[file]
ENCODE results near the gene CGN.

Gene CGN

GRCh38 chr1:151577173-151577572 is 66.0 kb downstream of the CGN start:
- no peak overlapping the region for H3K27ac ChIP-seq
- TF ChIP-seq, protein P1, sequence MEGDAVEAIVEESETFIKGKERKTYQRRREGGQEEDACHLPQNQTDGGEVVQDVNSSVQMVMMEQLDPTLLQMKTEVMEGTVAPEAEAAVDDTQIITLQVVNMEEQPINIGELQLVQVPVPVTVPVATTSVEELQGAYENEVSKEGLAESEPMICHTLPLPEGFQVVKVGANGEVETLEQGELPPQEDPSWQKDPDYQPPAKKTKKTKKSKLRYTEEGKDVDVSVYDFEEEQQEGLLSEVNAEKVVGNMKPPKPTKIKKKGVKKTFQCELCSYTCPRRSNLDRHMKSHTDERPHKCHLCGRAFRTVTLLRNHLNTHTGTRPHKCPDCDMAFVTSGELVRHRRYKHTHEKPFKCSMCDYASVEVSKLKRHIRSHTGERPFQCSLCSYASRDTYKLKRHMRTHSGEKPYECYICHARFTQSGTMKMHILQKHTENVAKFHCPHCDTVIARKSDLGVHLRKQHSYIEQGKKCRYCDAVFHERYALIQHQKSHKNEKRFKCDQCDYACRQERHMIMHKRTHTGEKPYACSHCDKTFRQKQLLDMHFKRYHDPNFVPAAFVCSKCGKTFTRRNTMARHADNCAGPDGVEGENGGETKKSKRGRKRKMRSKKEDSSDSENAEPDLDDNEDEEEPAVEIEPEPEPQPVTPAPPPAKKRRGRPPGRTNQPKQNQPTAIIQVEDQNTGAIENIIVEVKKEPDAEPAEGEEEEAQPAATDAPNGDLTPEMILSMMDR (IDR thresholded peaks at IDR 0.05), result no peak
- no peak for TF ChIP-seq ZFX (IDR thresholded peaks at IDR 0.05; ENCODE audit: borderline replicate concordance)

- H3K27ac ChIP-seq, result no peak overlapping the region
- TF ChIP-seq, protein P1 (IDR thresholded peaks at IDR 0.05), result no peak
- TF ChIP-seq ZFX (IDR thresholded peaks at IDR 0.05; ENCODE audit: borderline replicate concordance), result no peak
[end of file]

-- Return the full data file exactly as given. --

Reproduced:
ENCODE results near the gene CGN.

Gene CGN

GRCh38 chr1:151577173-151577572 is 66.0 kb downstream of the CGN start:
- no peak overlapping the region for H3K27ac ChIP-seq
- TF ChIP-seq, protein P1, sequence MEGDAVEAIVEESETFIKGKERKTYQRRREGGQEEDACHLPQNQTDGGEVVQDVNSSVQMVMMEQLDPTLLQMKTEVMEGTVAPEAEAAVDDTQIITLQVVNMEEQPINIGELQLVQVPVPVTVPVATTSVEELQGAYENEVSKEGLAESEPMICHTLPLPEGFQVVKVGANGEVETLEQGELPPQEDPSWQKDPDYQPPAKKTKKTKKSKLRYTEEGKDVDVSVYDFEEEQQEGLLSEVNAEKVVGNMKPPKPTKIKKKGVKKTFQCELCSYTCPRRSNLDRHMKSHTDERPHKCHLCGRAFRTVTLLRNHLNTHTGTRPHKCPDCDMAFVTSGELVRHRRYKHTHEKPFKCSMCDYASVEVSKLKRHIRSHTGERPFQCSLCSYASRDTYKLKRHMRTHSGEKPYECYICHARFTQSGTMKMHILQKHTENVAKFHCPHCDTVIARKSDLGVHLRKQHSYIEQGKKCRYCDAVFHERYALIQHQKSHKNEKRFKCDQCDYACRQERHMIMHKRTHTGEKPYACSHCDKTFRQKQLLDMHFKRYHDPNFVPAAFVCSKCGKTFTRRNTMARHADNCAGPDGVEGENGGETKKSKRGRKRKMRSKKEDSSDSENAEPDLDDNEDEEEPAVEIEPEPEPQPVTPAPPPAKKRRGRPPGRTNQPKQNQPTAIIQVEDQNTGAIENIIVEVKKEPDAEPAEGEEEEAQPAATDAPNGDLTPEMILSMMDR (IDR thresholded peaks at IDR 0.05), result no peak
- no peak for TF ChIP-seq ZFX (IDR thresholded peaks at IDR 0.05; ENCODE audit: borderline replicate concordance)

- H3K27ac ChIP-seq, result no peak overlapping the region
- TF ChIP-seq, protein P1 (IDR thresholded peaks at IDR 0.05), result no peak
- TF ChIP-seq ZFX (IDR thresholded peaks at IDR 0.05; ENCODE audit: borderline replicate concordance), result no peak